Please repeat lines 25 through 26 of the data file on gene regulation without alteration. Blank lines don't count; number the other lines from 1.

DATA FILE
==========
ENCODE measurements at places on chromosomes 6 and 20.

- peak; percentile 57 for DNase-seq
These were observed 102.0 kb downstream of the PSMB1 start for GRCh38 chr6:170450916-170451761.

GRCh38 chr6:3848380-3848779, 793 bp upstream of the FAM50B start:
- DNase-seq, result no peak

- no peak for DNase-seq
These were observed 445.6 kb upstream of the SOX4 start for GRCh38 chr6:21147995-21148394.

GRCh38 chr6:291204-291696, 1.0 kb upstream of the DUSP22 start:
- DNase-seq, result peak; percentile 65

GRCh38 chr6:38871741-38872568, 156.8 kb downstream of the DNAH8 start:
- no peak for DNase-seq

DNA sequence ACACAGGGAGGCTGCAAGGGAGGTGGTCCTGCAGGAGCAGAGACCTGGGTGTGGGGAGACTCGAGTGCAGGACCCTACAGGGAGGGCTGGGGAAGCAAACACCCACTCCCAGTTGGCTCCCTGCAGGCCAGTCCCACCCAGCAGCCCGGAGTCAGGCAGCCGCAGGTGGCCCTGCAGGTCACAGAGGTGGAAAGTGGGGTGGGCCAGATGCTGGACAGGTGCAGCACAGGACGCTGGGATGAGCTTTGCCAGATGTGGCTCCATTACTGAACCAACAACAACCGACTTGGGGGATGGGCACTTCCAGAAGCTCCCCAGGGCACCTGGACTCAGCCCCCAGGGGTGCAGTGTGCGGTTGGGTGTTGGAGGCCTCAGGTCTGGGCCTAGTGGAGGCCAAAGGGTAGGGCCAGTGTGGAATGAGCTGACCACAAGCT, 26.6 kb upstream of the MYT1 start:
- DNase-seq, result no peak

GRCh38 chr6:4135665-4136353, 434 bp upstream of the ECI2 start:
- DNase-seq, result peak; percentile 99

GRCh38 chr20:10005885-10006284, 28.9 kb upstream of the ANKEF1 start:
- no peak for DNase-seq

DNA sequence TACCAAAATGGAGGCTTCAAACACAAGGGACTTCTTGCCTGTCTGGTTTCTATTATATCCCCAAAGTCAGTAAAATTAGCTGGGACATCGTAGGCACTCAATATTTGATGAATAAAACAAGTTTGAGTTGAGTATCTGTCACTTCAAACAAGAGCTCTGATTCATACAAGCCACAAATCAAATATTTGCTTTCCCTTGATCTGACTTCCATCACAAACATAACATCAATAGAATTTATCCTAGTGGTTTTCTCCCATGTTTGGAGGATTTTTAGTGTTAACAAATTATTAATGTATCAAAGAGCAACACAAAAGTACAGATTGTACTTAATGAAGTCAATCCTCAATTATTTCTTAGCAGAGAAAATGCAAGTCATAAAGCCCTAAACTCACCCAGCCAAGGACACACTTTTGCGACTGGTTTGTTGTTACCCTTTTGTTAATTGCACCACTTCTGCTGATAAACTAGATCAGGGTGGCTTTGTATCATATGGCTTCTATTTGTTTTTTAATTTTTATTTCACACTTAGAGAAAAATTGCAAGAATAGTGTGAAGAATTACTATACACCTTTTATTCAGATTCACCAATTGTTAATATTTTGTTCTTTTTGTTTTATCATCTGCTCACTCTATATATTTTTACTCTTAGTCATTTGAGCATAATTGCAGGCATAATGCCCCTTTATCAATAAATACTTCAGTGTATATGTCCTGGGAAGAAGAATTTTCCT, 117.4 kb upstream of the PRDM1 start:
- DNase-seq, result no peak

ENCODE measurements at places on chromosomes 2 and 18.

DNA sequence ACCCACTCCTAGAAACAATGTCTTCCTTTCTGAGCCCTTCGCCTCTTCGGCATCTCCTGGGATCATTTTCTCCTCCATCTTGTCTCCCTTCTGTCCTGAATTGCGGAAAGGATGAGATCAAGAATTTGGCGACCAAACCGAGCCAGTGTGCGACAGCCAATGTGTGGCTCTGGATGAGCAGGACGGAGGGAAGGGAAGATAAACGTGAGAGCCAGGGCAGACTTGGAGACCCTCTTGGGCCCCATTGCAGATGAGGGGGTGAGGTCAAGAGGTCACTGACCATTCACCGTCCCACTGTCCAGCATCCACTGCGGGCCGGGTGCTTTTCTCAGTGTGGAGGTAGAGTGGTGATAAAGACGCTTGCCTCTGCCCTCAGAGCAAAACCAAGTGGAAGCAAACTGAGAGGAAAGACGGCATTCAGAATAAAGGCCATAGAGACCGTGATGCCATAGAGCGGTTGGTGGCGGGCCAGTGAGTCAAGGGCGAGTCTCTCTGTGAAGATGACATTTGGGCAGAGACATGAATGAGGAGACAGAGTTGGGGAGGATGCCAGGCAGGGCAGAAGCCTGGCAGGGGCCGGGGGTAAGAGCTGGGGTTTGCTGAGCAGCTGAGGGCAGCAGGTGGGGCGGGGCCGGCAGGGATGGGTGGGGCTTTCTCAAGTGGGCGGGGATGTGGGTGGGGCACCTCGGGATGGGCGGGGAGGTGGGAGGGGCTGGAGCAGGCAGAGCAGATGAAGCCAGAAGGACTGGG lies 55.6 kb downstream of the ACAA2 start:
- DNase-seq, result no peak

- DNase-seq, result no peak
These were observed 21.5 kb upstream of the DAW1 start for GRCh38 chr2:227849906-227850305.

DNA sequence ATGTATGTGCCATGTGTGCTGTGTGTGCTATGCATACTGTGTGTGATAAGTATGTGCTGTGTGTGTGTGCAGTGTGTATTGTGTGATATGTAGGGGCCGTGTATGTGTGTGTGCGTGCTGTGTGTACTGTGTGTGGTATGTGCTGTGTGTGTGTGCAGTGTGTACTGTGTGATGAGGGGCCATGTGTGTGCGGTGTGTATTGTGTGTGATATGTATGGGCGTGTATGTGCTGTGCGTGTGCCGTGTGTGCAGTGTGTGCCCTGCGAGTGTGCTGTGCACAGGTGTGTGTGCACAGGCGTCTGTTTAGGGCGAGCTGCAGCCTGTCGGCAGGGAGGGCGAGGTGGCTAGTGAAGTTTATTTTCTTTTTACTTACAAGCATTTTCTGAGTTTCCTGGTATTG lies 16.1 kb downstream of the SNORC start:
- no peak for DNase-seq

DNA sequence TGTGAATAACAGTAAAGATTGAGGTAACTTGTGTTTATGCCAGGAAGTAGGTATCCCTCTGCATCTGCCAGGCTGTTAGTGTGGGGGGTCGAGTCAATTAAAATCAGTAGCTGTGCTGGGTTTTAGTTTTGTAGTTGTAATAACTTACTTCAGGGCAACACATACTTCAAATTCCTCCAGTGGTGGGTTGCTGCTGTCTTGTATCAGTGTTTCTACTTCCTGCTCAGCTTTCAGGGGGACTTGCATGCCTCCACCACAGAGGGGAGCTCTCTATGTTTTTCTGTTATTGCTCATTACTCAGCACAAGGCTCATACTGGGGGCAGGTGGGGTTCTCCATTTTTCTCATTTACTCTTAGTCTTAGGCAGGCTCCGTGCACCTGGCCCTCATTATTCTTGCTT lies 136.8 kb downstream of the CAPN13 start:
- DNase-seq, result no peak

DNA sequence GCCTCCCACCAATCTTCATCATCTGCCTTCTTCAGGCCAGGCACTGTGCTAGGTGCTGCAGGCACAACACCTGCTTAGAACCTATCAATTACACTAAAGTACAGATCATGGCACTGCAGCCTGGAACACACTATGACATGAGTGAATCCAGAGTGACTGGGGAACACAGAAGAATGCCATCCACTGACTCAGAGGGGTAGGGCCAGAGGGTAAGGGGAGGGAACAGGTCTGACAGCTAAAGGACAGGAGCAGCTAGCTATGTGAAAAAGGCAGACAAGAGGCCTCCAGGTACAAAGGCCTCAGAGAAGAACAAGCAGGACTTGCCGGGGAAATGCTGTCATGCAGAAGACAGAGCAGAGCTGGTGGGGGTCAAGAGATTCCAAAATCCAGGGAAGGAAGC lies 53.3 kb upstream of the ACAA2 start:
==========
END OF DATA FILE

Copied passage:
DNA sequence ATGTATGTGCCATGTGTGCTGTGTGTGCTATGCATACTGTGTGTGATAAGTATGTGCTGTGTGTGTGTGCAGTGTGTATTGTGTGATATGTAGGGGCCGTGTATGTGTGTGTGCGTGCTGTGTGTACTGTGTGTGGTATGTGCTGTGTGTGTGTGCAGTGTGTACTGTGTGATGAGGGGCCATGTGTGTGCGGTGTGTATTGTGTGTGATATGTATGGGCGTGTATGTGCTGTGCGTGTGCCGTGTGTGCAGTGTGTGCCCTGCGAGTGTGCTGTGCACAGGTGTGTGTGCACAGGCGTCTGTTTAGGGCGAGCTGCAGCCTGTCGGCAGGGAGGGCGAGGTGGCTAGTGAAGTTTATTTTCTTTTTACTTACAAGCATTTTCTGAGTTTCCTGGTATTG lies 16.1 kb downstream of the SNORC start:
- no peak for DNase-seq